The purpose of the review of Annex III is to: (i) Improve/update the list of hazardous characteristics in Annex III; (ii) Improve environmental controls by including any additional hazardous characteristics in Annex III that occur in practice; and (iii) Clarify the descriptions in Annexe III to address conflicts or overlaps.
The expert working group met several times since its establishment. It focused the review of Annex III first on exchanging information on the various proposals put forward and on four general issues namely, the reference to UN class, the alignment with GHS, the alignment with the Agreement concerning the International Carriage of Dangerous Goods by Road (ADR), and the level of specificity of H-characteristics, as well as on the testing methods and the structure of Annex III. The EWG exchanged views on the benefits of retaining the UN class with respect to some hazardous characteristics and of possibly introducing the use of the GHS when relevant, for instance with respect to UN class 9. It also discussed: the value added of establishing thresholds to determine whether a specific waste category can be characterized as hazardous; testing methods; and the possibility of adding new hazardous characteristics, for instance “persistent organic pollutant”.
As at 11 October 2022, the expert working group has developed, among others, draft recommended options for possible amendments to Annex III to the Convention which were made available to Parties and observers to the Convention with an invitation to comment by 17 October 2022. The expert working group is set to meet in Geneva on 5-7 December 2022 for its fifth meeting at what time it is expected to further consider its recommended options for possible amendments to Annex III in light of comments received. Information on the activities of the expert working group for the biennium 2022-2023, including access to comments received on the draft recommendations for possible amendments to Annex III is available here.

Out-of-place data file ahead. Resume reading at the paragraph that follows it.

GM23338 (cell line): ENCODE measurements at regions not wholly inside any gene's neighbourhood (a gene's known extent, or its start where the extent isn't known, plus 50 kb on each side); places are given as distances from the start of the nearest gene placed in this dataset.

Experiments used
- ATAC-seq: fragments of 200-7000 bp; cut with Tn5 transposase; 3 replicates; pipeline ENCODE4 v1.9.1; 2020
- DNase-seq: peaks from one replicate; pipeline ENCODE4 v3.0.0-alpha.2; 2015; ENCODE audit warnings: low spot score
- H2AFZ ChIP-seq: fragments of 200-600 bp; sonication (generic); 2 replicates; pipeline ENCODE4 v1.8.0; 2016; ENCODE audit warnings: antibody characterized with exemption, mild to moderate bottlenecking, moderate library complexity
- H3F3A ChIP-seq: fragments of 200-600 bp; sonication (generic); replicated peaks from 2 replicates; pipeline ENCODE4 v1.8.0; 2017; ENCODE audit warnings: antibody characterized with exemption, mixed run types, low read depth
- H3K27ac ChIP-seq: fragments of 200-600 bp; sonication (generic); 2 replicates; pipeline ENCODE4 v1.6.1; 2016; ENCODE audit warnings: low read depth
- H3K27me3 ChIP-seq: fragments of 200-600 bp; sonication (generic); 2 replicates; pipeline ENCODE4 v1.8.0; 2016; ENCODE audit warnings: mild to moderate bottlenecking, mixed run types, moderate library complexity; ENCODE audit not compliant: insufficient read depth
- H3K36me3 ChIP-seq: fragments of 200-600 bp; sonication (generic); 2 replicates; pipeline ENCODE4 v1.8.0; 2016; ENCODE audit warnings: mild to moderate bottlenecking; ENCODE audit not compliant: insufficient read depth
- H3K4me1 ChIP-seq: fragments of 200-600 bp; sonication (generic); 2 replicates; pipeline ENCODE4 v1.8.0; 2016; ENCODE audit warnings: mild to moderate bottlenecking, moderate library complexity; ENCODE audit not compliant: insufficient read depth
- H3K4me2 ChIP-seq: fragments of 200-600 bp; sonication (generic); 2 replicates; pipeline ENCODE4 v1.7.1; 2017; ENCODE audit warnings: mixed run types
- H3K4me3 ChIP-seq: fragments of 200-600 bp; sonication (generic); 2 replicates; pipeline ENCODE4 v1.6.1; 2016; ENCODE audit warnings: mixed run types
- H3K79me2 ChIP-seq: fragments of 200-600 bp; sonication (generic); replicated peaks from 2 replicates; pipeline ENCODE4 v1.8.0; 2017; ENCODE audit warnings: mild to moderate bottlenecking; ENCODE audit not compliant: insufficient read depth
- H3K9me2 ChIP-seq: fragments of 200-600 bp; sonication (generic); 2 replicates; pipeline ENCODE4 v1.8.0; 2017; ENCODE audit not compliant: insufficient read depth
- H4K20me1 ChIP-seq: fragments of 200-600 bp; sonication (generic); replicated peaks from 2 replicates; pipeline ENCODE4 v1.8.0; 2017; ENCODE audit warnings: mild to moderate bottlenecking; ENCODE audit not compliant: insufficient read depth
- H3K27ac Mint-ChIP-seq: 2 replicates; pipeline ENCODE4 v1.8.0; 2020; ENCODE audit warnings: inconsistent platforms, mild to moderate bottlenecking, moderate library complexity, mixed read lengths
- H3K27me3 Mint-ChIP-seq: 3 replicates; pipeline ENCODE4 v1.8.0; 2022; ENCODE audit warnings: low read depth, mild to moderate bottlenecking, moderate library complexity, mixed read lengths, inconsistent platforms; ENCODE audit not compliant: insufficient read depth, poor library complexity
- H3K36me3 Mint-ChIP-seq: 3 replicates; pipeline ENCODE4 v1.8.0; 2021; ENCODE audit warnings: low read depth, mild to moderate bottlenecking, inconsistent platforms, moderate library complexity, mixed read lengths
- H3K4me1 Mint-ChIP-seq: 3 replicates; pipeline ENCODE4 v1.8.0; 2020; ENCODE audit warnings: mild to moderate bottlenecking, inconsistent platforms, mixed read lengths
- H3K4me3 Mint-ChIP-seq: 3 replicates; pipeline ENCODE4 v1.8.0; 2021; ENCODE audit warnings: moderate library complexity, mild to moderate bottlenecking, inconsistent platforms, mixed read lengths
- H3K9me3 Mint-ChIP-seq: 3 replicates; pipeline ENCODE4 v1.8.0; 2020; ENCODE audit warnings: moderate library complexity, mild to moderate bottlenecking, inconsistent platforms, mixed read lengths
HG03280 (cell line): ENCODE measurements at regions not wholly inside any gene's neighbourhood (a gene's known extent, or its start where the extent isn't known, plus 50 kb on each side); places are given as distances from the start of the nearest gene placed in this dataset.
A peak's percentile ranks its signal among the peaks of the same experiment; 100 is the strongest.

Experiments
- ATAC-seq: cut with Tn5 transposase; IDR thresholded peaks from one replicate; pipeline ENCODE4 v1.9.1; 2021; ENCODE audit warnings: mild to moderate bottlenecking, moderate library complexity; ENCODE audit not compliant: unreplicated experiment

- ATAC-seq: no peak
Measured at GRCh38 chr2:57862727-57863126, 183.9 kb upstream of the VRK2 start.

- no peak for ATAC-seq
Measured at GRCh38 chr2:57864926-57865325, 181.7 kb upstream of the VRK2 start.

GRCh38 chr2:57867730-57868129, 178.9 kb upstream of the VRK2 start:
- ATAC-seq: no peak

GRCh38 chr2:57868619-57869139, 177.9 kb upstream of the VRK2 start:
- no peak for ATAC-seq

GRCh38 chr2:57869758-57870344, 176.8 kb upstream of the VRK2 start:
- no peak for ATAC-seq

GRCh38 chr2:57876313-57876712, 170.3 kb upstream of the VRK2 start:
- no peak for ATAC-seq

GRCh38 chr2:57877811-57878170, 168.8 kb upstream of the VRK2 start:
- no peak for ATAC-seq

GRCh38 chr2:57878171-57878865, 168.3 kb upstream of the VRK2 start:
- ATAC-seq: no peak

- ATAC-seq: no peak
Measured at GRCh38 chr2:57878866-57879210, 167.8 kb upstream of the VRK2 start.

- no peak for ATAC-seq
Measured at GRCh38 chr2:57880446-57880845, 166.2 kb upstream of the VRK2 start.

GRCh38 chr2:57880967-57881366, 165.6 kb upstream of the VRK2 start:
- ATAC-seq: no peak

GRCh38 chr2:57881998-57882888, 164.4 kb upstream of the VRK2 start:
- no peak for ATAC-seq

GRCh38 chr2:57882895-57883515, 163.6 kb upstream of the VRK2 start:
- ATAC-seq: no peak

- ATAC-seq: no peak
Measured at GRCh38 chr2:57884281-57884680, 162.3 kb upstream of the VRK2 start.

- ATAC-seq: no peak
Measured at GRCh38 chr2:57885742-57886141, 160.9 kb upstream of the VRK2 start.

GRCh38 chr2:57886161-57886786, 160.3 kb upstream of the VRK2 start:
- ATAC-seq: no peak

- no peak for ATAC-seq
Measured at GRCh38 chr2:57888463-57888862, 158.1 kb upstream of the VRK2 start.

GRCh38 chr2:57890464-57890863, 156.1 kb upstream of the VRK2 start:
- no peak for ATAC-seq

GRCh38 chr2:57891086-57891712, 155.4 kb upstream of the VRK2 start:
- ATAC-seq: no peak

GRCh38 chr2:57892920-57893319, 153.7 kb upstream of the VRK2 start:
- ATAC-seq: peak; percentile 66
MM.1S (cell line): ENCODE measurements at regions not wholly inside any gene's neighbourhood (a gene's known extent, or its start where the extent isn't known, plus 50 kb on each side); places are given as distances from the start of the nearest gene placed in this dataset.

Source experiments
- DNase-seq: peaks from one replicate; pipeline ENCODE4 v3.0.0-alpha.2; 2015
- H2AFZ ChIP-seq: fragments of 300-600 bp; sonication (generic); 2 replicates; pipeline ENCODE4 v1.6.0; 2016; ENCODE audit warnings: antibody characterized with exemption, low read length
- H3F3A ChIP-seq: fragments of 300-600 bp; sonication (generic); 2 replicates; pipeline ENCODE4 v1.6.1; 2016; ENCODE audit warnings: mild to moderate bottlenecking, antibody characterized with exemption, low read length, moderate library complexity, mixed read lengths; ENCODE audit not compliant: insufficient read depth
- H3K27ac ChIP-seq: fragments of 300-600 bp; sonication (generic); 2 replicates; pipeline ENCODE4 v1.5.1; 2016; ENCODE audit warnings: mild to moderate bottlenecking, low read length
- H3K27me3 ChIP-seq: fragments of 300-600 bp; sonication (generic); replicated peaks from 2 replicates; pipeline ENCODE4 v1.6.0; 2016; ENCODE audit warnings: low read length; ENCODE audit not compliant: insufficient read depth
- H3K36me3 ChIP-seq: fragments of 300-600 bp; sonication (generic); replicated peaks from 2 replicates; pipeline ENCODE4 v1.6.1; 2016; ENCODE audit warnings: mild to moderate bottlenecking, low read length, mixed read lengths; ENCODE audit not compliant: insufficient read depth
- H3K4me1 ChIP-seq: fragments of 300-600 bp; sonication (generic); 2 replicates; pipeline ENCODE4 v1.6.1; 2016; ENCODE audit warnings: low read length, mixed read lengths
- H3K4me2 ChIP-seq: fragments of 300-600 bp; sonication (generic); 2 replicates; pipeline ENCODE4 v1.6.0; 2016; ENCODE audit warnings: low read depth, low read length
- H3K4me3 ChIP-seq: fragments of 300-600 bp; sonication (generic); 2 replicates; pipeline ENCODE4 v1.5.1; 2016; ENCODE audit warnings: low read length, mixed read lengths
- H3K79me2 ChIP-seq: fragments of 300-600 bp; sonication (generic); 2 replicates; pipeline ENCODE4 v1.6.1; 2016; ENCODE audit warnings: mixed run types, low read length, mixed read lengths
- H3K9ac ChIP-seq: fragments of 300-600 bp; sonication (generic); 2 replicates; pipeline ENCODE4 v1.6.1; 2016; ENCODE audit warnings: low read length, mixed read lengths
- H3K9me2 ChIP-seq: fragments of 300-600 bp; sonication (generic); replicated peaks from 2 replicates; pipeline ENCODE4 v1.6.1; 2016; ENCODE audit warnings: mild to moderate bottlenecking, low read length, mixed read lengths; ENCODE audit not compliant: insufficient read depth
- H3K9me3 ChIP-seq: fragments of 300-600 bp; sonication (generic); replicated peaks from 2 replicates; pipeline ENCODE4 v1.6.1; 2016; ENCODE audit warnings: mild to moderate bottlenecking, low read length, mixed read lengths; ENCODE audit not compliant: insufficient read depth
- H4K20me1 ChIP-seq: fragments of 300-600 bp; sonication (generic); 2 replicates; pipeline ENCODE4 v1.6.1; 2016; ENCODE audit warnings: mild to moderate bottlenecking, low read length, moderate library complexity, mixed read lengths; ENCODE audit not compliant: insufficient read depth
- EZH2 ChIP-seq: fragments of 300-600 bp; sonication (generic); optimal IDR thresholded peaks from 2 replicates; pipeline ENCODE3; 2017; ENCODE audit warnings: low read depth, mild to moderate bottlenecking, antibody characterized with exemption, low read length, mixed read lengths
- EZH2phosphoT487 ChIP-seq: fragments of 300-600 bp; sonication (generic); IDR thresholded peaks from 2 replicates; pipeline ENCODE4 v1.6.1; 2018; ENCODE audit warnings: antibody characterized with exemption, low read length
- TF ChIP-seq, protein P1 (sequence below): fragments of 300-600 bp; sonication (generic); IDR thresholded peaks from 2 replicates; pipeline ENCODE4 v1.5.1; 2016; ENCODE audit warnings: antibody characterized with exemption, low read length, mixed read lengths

Looking further ahead, the progress made in the review of Annex III will be considered by the Open-ended Working Group of the Basel Convention during its thirteenth meeting (Geneva, 21-23 February 2023) with the aim of providing recommendations for consideration by the Conference of the Parties at its sixteenth meeting (Geneva, 1-12 May 2023). Further information can be obtained from the Basel Convention secretariat.
- Prevention of and response to accidents involving hazardous substances (including industrial accidents)